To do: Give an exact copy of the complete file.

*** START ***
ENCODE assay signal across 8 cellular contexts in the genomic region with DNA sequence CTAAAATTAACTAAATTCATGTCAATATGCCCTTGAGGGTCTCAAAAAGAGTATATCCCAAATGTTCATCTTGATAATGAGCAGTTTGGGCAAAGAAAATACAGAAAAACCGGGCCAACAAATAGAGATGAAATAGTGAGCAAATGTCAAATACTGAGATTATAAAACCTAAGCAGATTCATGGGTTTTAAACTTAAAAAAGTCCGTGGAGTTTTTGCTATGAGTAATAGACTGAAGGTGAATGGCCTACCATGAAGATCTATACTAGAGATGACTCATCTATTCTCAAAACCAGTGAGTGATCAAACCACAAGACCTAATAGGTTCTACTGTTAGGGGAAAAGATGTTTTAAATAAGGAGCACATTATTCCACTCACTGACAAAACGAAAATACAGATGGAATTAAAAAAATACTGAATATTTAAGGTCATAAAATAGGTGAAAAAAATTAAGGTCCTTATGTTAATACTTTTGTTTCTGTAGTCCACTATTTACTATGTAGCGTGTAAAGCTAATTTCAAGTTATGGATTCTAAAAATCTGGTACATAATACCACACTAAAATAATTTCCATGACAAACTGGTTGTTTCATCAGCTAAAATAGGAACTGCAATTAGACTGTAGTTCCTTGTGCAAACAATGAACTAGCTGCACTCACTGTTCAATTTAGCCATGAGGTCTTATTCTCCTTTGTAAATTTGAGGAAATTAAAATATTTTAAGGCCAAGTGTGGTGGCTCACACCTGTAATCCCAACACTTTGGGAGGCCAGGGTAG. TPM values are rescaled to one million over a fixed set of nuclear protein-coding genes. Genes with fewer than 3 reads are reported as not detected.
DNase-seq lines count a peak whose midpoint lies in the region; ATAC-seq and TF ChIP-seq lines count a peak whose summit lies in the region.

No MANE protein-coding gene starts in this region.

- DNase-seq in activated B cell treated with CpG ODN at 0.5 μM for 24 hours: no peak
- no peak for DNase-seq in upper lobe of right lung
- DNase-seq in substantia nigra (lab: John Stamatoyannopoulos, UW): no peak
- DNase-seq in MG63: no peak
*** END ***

ENCODE assay signal across 8 cellular contexts in the genomic region with DNA sequence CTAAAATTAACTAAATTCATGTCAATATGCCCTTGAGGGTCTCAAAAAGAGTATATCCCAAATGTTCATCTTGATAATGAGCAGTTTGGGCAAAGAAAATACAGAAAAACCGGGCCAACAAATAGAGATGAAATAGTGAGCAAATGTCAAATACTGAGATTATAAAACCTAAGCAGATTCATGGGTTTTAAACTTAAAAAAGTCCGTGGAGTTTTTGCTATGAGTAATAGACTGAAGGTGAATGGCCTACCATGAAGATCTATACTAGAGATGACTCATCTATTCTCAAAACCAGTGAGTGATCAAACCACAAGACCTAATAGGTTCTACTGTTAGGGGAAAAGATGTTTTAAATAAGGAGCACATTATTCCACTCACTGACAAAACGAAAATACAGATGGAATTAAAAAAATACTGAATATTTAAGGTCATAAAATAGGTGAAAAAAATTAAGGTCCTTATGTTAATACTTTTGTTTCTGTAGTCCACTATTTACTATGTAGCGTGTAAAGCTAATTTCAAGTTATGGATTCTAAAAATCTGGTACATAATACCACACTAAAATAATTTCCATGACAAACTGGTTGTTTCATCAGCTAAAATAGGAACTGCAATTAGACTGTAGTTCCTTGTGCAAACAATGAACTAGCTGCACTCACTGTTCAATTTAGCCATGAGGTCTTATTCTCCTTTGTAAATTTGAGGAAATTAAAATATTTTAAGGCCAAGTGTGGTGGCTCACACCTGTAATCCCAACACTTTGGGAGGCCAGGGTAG. TPM values are rescaled to one million over a fixed set of nuclear protein-coding genes. Genes with fewer than 3 reads are reported as not detected.
DNase-seq lines count a peak whose midpoint lies in the region; ATAC-seq and TF ChIP-seq lines count a peak whose summit lies in the region.

No MANE protein-coding gene starts in this region.

- DNase-seq in activated B cell treated with CpG ODN at 0.5 μM for 24 hours: no peak
- no peak for DNase-seq in upper lobe of right lung
- DNase-seq in substantia nigra (lab: John Stamatoyannopoulos, UW): no peak
- DNase-seq in MG63: no peak